Cookies Policy
X

This site uses cookies. By continuing to browse the site you are agreeing to our use of cookies.

I accept this policy

Find out more here

On Laozi’s Dao—An Attempt to Make Philosophy Speak Chinese

No metrics data to plot.
The attempt to load metrics for this article has failed.
The attempt to plot a graph for these metrics has failed.
The full text of this article is not currently available.

Brill’s MyBook program is exclusively available on BrillOnline Books and Journals. Students and scholars affiliated with an institution that has purchased a Brill E-Book on the BrillOnline platform automatically have access to the MyBook option for the title(s) acquired by the Library. Brill MyBook is a print-on-demand paperback copy which is sold at a favorably uniform low price.

Access this article

+ Tax (if applicable)
Add to Favorites
You must be logged in to use this functionality

image of Frontiers of Philosophy in China

“How is the meaning of the Dao to be understood?” To answer this question, we should not make indiscreet remarks outside of the framework of Laozi’s thought; rather, we should enter the system, helping Laozi to establish a philosophical system on the Dao. Such an establishment is equivalent to that of a logical system of Laozi’s philosophy. We consider the presentation of Laozi’s thought as unverified propositions, and the purpose of this essay is to expound on these propositions and make them philosophy in a strict sense: The Dao that can be talked about is not Dao anymore, and while “the Dao” seems to have its name, it actually does not. Names are also particular things. The Dao is neither a name nor a thing; instead, the Dao implies nonexistence. Nonexistence means the possibility of the being of all things, and all these things are the manifestation of the Dao, thus nonexistence is also existence. Things are discriminated from the Dao, and because all these things are discriminated from each other, there is de 德 (virtues). Where the discrimination is removed, there is the Dao, and adherence to the discrimination means deviation from the Dao. The diversity of things stirs up desires, and the control and utilization of things are a departure from the Dao. Only desires without self are compatible with nature. Desire discriminates with artificial measurements, and thus leads to knowledge. To acquire knowledge is to learn, and learning develops the capability to differentiate between the self and the other, so only a decline in learning can be conducive to human life. One can achieve something, transform external things and withstand nature only after he learns and acquires knowledge. On the other hand, wuwei 无为 (doing nothing) leads to wuwo 无我 (self-denial), avoiding the invention or differentiation of things. So, life is just the movement of the Dao, in which all things are allowed to take their own courses and nothing is left unaccomplished.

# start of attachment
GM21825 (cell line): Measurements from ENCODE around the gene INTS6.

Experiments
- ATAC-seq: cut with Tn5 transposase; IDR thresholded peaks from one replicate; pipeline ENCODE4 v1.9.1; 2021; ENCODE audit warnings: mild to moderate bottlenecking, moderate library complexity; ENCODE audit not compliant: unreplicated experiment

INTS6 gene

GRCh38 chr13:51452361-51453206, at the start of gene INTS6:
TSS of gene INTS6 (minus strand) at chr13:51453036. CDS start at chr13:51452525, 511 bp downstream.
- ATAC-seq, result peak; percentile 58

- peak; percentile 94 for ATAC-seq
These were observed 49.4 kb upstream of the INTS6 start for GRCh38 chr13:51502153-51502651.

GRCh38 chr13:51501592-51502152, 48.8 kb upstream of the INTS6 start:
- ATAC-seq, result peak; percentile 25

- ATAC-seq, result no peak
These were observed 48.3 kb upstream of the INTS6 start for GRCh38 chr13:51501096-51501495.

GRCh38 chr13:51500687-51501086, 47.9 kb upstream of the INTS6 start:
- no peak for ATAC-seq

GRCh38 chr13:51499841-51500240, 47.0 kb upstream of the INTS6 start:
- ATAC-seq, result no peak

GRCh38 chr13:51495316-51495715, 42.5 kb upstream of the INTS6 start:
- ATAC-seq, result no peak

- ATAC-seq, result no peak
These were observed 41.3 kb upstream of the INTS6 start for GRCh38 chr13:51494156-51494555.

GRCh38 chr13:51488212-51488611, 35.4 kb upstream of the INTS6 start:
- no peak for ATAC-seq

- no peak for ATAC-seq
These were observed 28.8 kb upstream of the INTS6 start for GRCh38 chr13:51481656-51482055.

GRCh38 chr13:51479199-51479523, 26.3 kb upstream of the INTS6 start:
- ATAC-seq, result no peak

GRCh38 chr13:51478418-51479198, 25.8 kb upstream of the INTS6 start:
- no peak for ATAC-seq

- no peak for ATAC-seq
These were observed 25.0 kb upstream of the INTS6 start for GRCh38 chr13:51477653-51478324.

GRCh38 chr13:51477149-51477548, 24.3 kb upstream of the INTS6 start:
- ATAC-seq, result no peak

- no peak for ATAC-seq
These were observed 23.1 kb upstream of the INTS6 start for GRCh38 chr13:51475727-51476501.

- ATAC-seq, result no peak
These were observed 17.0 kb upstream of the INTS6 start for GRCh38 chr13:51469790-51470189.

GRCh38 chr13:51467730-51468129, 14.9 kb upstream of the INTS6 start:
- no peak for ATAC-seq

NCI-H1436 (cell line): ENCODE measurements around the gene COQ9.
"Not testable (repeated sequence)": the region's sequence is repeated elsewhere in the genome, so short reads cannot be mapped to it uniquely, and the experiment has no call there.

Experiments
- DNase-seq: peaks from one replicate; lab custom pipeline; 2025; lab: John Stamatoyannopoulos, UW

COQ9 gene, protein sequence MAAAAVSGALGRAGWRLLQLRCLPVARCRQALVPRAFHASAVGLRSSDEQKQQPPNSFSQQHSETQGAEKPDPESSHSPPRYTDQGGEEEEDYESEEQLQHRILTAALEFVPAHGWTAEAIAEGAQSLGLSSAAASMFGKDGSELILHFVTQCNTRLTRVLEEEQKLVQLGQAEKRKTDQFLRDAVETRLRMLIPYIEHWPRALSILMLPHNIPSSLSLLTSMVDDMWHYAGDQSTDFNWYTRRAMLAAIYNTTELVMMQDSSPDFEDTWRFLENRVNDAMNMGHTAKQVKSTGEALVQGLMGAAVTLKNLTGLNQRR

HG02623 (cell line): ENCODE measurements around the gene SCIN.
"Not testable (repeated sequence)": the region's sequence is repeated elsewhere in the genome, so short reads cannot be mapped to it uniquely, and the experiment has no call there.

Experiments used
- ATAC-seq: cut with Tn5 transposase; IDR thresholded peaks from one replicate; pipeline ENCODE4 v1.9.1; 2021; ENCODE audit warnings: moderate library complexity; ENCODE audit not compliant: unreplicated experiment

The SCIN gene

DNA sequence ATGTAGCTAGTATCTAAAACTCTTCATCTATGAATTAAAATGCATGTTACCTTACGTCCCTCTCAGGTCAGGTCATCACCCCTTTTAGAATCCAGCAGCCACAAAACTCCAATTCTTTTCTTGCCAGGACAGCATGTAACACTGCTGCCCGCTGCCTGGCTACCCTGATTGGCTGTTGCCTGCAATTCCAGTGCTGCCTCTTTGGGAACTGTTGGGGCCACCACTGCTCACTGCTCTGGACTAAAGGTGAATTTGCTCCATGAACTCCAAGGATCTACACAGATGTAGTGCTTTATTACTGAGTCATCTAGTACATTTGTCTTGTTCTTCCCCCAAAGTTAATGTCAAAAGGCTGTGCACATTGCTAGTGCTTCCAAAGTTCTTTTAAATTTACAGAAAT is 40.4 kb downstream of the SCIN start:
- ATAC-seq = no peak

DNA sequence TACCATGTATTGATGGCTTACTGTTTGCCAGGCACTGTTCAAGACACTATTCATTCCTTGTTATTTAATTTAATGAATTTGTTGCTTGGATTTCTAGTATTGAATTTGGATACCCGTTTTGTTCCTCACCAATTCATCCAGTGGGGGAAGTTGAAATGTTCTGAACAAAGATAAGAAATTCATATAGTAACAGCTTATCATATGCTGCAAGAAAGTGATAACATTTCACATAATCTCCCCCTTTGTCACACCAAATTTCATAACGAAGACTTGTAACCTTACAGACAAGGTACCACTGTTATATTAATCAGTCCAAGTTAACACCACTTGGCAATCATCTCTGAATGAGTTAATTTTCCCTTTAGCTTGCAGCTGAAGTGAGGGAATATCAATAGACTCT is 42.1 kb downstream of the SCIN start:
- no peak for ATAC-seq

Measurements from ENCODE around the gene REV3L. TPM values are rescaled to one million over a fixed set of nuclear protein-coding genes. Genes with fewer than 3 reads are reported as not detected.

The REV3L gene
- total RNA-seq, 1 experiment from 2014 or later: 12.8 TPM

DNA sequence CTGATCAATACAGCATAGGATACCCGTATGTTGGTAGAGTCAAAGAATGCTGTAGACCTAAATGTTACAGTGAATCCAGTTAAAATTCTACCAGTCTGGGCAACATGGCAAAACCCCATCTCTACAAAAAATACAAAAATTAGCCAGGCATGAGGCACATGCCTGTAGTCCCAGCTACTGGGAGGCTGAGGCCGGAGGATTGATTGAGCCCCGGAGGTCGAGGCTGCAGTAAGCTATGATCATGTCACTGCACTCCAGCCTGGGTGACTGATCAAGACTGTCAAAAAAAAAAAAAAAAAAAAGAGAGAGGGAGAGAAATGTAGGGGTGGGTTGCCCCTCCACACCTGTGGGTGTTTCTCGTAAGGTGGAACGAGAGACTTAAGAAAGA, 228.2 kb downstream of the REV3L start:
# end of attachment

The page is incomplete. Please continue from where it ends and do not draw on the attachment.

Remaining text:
Affiliations: 1: School of Philosophy, Fudan University lrhyu@163.com

10.1007/s11466-011-0122-x
/content/journals/10.1007/s11466-011-0122-x
dcterms_title,pub_keyword,dcterms_description,pub_author
10
5
Loading
Loading

Full text loading...

/content/journals/10.1007/s11466-011-0122-x
Loading

Data & Media loading...

http://brill.metastore.ingenta.com/content/journals/10.1007/s11466-011-0122-x
Loading

Article metrics loading...

/content/journals/10.1007/s11466-011-0122-x
2011-01-25
2017-11-18

Sign-in

Can't access your account?
  • Tools

  • Add to Favorites
  • Printable version
  • Email this page
  • Subscribe to ToC alert
  • Get permissions
  • Recommend to your library

    You must fill out fields marked with: *

    Librarian details
    Your details
    Why are you recommending this title?
    Select reason:
     
    Frontiers of Philosophy in China — Recommend this title to your library
  • Export citations
  • Key

  • Full access
  • Open Access
  • Partial/No accessInformation